Predictably Dubois wins the competition, but not the golden dragon; it turns out that the freedom of his friends and implied intercourse with the film's only female character (who serves literally no other purpose) were the real prizes all along. In his closing old-man waffle speech, Dubois casually tosses off the fact that he got the kids off the streets of New York anyway, rendering the entire story utterly pointless.
Although he does do the splits in mid-air so it's not a total waste of time

Throughout all this Roger Moore achieves the inconsiderable feat of being the best of The Quest's leads, and you have to wonder if one of the reasons he accepted the role was the implicit guarantee that he couldn't possibly be the worst actor on the show. Naturally more charismatic than, well, everyone, Rog twinkles as Dobbs: an absolute cad, an untrustworthy rogue, a liar, a thief, a mercenary and an opportunist. He represents the charming, smug face of the British Empire, smirking and smiling while doing dodgy arms deals, selling slaves and generally fucking everyone over for a few quid. Whether Van Damme intended this biting historical critique when he scrawled down his story in crayon is up for debate, but Rog seems well aware of it. He doesn't get much action beyond that early gunfight and a brief stint in a stolen German zeppelin (he did his knee in on location and spent much of the film in a cast), but he clearly relishes playing against type as an antihero.

In his memoirs, Rog describes Van Damme and The Quest's producer Moshe Diamant as the only two people in showbusiness he really dislikes (temporarily forgetting all about Grace Jones), meaning his appearance in the film of a man having a good time suggests he's a much better actor than he's usually given credit for. His scenes with Jack McGee as Harry, the Smee to Rog's Captain Hook, are relaxed and warm, possibly because McGee's on-set flatulence was a constant source of irritation to Jean-Claude Van Damme and amusement to Roger Moore. I don't doubt for a moment that a spinoff series of films about Dobbs and Harry's globetrotting twattery (preferably written by George MacDonald Fraser) would have been a colossal lark for Rog and a cinematic treat for the entire world. Alas, it was not to be: the remainder of his acting career would consist of cameos in films that people only watched while under eight years old, or drunk, or both.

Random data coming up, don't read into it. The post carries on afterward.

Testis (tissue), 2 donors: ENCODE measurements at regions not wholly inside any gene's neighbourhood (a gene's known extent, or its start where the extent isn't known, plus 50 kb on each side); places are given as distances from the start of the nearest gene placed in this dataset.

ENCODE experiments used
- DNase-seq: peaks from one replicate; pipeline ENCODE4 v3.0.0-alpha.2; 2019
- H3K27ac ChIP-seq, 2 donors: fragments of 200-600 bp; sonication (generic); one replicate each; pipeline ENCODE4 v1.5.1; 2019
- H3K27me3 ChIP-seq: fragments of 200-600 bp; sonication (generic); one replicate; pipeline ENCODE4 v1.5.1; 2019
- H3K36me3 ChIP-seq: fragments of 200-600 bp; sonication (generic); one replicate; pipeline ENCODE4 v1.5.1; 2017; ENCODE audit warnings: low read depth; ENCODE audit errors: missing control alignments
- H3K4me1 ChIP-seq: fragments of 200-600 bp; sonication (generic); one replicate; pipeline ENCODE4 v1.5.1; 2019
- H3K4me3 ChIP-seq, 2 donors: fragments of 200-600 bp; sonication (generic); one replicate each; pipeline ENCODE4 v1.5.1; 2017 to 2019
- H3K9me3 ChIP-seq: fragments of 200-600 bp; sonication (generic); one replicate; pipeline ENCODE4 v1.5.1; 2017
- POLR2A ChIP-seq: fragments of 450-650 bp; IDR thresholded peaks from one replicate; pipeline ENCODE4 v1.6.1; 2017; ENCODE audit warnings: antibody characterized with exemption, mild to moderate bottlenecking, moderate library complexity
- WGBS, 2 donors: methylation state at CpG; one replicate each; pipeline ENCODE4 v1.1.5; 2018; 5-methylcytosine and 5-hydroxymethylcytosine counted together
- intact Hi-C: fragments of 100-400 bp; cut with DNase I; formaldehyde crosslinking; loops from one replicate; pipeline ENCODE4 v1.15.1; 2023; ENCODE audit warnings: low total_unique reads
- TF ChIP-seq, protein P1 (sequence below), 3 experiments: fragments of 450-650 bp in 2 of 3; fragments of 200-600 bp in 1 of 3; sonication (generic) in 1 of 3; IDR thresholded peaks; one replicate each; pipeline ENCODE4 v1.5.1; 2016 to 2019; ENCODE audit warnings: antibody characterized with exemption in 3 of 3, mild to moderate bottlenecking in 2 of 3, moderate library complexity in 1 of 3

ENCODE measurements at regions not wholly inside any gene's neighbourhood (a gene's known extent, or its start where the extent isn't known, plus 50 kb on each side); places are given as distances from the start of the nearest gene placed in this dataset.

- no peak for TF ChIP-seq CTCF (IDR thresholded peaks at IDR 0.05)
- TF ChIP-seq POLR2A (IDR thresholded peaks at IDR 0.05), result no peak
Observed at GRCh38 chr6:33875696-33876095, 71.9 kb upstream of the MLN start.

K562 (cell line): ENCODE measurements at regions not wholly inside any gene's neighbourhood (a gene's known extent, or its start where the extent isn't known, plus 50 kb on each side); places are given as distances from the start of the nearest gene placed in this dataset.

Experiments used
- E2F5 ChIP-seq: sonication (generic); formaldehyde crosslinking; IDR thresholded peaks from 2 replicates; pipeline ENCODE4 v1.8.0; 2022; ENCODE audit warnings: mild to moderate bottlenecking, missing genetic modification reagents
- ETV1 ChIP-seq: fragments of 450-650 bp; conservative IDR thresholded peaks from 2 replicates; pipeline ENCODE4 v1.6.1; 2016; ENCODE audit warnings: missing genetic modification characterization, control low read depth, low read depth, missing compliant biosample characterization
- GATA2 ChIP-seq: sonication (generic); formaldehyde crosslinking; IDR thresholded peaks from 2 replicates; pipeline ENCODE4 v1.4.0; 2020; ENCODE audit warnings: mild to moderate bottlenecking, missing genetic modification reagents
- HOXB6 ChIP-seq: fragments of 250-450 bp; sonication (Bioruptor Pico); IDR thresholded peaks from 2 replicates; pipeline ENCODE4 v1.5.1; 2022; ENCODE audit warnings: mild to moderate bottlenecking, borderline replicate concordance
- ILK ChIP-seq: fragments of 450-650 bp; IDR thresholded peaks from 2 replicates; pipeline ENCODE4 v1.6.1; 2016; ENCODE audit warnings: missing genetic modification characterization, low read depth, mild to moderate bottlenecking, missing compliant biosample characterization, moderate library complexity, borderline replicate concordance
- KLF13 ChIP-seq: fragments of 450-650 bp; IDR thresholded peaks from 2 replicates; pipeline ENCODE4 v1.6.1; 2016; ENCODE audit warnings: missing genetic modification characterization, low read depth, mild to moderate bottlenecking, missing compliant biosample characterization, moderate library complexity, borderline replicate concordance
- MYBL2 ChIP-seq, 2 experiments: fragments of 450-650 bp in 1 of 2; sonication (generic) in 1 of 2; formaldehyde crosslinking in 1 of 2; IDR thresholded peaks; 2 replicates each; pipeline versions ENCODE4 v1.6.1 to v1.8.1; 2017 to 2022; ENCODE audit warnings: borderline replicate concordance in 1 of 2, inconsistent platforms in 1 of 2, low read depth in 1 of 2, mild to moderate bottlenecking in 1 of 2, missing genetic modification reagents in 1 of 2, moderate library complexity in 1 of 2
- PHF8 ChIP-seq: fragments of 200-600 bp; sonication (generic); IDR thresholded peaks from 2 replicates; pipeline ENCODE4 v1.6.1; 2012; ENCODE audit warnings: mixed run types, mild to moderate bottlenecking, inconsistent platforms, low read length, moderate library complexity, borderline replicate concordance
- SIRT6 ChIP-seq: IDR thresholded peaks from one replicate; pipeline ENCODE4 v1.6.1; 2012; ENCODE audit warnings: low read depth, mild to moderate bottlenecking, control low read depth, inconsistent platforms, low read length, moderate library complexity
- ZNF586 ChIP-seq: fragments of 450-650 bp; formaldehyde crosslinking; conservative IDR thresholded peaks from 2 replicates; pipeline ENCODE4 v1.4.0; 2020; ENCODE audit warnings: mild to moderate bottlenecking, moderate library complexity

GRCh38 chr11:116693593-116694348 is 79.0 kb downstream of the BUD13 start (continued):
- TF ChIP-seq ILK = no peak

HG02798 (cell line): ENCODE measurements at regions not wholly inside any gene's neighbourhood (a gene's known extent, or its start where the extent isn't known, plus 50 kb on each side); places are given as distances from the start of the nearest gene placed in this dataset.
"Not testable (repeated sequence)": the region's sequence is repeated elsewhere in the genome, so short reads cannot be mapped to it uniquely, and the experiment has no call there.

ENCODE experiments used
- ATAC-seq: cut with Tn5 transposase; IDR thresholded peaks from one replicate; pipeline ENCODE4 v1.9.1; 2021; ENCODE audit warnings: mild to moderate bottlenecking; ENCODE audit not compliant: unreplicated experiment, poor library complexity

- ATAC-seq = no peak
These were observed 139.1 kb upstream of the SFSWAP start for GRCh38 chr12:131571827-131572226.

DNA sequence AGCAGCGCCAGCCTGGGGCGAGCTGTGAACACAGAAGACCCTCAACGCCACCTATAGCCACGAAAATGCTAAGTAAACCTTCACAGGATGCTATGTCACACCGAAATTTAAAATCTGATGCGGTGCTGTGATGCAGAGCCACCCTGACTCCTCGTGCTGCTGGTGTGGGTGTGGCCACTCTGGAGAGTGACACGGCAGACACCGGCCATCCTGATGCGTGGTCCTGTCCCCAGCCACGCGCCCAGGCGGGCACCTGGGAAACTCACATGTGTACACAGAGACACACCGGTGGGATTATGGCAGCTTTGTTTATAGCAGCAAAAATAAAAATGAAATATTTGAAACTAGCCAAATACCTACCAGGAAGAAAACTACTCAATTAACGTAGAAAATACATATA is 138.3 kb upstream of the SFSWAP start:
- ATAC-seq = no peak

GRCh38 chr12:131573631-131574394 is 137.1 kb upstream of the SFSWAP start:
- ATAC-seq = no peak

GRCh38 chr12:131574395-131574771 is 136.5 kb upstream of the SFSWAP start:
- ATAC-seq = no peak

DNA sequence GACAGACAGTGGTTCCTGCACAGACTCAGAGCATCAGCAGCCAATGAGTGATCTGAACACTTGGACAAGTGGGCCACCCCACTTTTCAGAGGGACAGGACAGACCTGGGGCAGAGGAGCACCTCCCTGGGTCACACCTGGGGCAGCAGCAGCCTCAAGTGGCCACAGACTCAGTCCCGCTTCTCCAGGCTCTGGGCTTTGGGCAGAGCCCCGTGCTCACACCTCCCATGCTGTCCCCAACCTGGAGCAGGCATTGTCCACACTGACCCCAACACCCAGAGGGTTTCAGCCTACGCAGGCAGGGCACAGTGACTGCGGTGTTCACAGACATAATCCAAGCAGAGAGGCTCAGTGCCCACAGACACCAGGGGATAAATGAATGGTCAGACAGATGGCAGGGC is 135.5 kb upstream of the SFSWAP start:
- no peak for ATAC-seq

"I say old chap, have you recently launched a
stink-rocket from your hidden underground base?"
"Mm-hm"
"Brilliant"

So it's a workmanlike but welcome Rogerformance, one that just about makes The Quest worth watching but hardly a shining example of our magnificently-eyebrowed hero's finest work. After making this ill-advised disaster headlined by actors of limited talent, Rog would leave crass incompetence behind him by moving on to (*checks filmography*), uh, Spiceworld: The Movie. But that's another story.

Rogerating:

Bonus fun: at the very end, it turns out that old JCVD has been reading from a book entitled The Quest by Carrie Newton, who it turns out was good for more than just a congratulatory shag to reinforce the hero's masculinity after all that oiled-up, semi-naked grunting and grappling. With apologies for the low resolution (I wasn't about to buy The Quest on Blu-ray), I encourage you to read the first page of this book, as presented in the film, to the end.

2 comments :

  1. Wait until you get to see The Sicilian Cross...

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  2. Dead roght! " I don't doubt for a moment that a spinoff series of films about Dobbs and Harry's globetrotting twattery (preferably written by George MacDonald Fraser) would have been a colossal lark for Rog and a cinematic treat for the entire world." I though the very same the first time I watched the movie there was a really great chemistry between McGee and Rog and it was opportunity lost